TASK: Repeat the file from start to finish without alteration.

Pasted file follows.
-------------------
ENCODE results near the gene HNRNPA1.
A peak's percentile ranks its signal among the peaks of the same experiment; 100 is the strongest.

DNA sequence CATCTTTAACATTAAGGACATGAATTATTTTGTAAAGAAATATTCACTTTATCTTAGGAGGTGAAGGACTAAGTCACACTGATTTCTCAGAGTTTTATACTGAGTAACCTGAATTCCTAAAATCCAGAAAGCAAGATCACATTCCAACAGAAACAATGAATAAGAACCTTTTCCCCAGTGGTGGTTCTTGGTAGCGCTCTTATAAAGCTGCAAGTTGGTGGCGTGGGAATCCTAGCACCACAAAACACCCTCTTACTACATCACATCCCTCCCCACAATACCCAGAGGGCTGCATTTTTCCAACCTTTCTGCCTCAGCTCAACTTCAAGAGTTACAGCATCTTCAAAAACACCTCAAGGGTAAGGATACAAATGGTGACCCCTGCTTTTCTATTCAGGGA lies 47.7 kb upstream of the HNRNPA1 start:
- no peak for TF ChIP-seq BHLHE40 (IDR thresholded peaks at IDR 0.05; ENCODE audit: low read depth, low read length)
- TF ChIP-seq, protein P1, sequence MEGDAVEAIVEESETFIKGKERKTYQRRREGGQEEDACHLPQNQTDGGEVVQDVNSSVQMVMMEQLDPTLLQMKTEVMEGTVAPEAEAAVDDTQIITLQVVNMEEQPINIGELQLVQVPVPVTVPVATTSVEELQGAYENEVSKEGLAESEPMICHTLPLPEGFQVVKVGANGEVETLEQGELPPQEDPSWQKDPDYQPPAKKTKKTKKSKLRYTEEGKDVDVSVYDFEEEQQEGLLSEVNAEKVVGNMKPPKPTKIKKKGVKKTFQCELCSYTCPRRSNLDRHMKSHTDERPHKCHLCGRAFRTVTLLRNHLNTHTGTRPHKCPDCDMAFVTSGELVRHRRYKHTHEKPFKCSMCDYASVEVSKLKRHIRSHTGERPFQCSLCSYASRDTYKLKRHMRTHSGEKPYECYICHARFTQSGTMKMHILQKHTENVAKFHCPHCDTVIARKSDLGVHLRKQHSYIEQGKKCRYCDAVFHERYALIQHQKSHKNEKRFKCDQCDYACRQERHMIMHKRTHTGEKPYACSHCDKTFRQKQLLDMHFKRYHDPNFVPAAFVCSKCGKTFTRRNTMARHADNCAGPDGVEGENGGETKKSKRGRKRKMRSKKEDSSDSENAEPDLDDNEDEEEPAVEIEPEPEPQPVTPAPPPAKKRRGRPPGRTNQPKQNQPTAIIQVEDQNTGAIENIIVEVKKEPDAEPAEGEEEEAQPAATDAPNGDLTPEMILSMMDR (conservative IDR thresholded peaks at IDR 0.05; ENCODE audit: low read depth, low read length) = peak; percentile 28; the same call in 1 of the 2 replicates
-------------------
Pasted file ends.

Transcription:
ENCODE results near the gene HNRNPA1.
A peak's percentile ranks its signal among the peaks of the same experiment; 100 is the strongest.

DNA sequence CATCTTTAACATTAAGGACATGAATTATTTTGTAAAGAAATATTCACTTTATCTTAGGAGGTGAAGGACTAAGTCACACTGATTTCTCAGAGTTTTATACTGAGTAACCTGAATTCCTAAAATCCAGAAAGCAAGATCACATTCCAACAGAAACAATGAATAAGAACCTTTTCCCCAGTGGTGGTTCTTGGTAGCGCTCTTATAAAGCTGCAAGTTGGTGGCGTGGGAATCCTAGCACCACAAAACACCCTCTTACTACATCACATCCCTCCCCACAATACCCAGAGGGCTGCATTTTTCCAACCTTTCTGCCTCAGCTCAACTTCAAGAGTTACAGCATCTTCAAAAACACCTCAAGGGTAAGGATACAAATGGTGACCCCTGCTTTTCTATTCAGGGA lies 47.7 kb upstream of the HNRNPA1 start:
- no peak for TF ChIP-seq BHLHE40 (IDR thresholded peaks at IDR 0.05; ENCODE audit: low read depth, low read length)
- TF ChIP-seq, protein P1, sequence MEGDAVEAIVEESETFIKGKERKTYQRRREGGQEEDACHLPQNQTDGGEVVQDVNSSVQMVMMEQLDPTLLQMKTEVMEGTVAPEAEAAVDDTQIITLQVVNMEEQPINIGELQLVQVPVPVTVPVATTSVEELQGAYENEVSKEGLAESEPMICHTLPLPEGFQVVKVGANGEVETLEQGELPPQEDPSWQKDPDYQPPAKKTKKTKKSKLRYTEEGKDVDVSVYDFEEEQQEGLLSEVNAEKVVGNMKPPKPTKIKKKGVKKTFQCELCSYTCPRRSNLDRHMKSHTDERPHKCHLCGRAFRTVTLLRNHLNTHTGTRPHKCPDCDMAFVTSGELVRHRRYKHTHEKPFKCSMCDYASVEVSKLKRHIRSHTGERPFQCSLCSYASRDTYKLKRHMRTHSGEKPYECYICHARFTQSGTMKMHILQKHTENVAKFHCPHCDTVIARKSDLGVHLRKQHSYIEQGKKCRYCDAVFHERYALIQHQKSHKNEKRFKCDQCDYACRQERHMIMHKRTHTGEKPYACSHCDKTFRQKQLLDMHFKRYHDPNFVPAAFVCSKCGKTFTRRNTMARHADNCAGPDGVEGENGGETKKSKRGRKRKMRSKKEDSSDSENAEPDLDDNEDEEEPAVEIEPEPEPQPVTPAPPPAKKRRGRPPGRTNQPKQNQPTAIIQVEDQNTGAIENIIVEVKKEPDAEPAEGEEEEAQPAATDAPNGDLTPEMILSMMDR (conservative IDR thresholded peaks at IDR 0.05; ENCODE audit: low read depth, low read length) = peak; percentile 28; the same call in 1 of the 2 replicates